White Collar Review: What Happens in Burma...

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White Collar went international on "What Happens in Burma," as Neal and Peter aimed to liberate the son of an American diplomat who was accused of smuggling a Burmese ruby out of the country.

While the smuggling of a ruby served as an instigator of the plot, a more important development, one we will no doubt continue to see, was developing in the background: “If I’m not my father’s son, who am I?”

Happening in Burma

That’s the question Neal Caffrey will probably be trying to answer leading to this season finale and, perhaps, beyond.

No matter who you are, you want to identify with the world around you. Most of us do that in terms of our relationships with our parents. I don’t think Neal’s question should be, “Who am I?” but rather the more compelling question: “Who am I becoming?”

It’s understandable that Neal would want to withhold his father’s true identity as a dirty cop, but what I enjoyed about this episode was that even though he wouldn’t reveal this piece of information to Peter, his partner kept trying to pry it from him anyway. That’s the exact accusation that Neal leveled with the diplomat: that he didn’t try hard enough to get through to his son.

Neal has, in more ways than one I think, become Peter’s son.

Think about it: How many times has Peter stepped in just as Neal was about to make a grave mistake? How many times has Peter tracked Neal’s anklet and done whatever he could to find and help him? Peter cares so much for Neal that he went to Mozzie, with whom he often has trouble communicating, in order to mount some sort of effort to help Neal mourn Kate’s death.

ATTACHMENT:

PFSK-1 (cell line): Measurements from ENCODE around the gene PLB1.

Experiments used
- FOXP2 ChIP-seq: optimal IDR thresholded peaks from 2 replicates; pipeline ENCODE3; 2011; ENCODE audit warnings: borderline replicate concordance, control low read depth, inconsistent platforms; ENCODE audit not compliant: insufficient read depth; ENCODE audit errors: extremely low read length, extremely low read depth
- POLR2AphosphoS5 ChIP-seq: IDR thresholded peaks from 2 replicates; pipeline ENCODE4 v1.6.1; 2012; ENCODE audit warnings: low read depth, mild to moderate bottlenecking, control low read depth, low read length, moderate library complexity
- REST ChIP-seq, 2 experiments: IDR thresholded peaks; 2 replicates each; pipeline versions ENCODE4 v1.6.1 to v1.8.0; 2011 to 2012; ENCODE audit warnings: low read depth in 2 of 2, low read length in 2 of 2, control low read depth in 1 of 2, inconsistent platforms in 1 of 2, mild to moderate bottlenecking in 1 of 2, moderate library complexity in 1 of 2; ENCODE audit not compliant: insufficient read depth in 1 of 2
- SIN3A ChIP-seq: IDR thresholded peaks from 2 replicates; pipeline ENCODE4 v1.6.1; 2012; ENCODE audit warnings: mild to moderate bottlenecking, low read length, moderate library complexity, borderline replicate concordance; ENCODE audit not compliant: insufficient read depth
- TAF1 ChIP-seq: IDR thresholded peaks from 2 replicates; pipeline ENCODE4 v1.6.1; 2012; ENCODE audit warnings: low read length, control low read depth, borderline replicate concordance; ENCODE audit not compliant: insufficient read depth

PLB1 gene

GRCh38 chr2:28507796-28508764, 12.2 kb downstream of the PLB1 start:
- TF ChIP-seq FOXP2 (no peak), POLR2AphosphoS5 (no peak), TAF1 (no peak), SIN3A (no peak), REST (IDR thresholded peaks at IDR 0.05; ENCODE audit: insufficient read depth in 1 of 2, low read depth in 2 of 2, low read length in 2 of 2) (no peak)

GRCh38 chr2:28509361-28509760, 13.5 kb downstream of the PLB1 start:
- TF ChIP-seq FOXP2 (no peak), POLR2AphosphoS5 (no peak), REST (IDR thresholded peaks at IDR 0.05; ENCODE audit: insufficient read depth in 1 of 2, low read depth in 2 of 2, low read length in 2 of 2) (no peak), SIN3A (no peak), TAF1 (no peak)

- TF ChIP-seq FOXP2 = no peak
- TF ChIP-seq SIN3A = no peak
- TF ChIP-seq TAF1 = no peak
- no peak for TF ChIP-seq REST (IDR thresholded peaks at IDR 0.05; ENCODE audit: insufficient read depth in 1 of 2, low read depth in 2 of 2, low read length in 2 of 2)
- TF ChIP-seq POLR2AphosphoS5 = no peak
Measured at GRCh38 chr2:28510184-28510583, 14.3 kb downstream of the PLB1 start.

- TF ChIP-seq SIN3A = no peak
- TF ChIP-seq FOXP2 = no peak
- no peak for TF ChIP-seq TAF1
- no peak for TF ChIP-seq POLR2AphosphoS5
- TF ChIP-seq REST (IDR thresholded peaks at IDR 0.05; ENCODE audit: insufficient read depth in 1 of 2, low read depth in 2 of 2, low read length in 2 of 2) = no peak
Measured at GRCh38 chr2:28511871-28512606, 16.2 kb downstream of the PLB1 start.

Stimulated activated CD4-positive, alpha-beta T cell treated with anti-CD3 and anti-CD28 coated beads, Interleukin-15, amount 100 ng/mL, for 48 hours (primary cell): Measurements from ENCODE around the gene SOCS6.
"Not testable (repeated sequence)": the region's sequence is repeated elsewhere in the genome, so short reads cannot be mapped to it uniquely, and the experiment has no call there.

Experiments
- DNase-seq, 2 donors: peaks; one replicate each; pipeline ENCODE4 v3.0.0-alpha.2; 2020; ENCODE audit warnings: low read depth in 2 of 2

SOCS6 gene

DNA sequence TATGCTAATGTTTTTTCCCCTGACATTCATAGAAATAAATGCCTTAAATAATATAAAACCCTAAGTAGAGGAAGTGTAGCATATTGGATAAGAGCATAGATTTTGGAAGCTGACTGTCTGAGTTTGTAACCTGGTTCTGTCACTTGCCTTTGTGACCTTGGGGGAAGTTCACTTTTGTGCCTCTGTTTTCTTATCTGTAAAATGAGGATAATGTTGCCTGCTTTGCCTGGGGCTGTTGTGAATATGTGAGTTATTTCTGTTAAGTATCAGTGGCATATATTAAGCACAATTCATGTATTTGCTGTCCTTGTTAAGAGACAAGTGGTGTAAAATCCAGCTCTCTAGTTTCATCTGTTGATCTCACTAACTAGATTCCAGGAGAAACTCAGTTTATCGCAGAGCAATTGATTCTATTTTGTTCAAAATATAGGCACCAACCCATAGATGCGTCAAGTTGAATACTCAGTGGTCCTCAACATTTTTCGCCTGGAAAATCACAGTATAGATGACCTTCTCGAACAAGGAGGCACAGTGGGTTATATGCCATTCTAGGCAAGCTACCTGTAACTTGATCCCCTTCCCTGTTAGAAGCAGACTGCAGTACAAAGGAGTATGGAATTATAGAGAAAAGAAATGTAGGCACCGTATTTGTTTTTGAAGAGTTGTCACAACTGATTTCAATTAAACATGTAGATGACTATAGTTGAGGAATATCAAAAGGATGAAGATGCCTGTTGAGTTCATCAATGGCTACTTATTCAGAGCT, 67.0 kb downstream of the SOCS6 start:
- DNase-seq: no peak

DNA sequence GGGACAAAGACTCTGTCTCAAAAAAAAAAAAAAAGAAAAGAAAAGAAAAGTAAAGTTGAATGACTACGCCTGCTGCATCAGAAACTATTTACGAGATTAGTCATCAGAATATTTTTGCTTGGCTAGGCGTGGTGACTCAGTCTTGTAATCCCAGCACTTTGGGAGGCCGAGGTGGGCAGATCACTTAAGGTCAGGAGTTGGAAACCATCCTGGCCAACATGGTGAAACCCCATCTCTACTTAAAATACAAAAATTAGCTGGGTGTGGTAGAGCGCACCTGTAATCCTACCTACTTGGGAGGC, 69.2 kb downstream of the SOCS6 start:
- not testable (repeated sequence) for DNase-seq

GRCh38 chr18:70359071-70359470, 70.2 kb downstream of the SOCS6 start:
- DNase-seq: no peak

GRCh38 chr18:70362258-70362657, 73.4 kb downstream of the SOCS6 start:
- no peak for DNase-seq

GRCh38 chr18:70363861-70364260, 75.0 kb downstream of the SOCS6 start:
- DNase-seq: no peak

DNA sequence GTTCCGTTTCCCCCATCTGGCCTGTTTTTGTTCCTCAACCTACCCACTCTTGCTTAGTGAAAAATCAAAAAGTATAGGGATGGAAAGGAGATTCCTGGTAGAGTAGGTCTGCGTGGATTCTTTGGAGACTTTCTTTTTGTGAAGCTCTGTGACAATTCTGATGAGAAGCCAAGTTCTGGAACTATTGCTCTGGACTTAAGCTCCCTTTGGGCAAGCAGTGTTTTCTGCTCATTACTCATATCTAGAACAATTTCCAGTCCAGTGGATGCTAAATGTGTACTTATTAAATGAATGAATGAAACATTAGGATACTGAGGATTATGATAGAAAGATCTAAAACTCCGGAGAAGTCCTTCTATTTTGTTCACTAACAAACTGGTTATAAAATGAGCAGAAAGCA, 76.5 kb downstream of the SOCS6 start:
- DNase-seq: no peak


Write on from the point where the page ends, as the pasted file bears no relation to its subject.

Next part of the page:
In a lot of ways, Neal wants what Peter has: the wife and the house and Satchmo; and the more time Neal spends with Peter, the more he learns how he can acquire it. They share a dual relationship as colleagues and, dare I say, family. It’s become a stable relationship, as Neal told Peter he no longer wants to run, just prior to that scene in which the plane he was about to board burst into flames.

Perhaps the most important feature of these episodes is that the caper, no matter how big or small, often reflects some question the characters themselves are struggling to answer. I look forward to watching Neal answer this question and develop his identity as a result of the man he is learning to become, rather than who he is at present. Personal growth doesn’t stop, and I am sure these writers will make sure that their characters continue to reflect that.

On a lighter note, Mozzie had a few good moments, most notably in the rubber gloves and lab gear while making their synthetic Burmese Mandalay ruby.  It’s not often that we get to see Mozzie so excited about something. It’s always fun to see what gets Mozzie excited or incensed, depending on the situation. You never really know what to expect from him in that regard, and he served as a well-placed comedic relief here.

I also enjoyed watching Diana do the runway walk. That’s something we don’t often see and probably won’t see again. It’s a little bit of a change of pace in that regard, but it was fun while it lasted.